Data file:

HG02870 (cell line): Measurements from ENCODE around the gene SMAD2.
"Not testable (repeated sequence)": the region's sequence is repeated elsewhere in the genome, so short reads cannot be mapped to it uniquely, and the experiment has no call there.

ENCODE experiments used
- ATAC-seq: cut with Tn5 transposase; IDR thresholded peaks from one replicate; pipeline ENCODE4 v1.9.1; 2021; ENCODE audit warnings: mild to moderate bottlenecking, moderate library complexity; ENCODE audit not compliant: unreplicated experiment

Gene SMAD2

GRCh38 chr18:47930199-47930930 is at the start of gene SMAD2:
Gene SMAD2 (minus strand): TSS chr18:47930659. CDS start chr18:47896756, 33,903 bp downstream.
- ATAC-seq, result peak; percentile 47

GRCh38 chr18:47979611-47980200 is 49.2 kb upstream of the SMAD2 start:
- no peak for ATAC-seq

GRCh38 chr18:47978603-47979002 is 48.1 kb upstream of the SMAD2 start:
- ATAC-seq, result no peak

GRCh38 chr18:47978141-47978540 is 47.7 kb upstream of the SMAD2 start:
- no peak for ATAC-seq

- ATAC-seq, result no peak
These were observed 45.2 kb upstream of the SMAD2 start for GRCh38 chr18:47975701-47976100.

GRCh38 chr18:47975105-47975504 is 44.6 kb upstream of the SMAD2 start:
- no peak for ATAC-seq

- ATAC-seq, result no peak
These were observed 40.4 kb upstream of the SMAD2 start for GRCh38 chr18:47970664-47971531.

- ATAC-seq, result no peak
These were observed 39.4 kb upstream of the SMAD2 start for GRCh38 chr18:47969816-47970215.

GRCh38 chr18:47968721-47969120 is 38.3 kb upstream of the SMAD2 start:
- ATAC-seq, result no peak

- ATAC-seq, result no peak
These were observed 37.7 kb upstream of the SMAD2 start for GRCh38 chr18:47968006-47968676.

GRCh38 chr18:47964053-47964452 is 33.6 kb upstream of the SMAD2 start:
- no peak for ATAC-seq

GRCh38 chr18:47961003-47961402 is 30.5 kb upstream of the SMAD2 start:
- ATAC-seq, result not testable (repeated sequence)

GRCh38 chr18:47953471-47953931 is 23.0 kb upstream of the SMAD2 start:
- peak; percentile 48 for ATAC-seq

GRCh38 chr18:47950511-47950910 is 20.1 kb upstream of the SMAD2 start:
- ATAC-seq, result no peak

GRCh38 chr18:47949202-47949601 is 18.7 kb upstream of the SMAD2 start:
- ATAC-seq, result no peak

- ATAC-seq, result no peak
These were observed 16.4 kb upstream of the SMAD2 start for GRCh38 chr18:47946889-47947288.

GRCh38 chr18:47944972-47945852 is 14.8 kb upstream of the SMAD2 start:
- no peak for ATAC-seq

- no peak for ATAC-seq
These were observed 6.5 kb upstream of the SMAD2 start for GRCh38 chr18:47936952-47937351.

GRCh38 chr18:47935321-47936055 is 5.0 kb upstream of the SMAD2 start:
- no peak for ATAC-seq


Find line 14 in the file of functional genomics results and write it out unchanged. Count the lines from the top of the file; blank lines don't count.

- no peak for ATAC-seq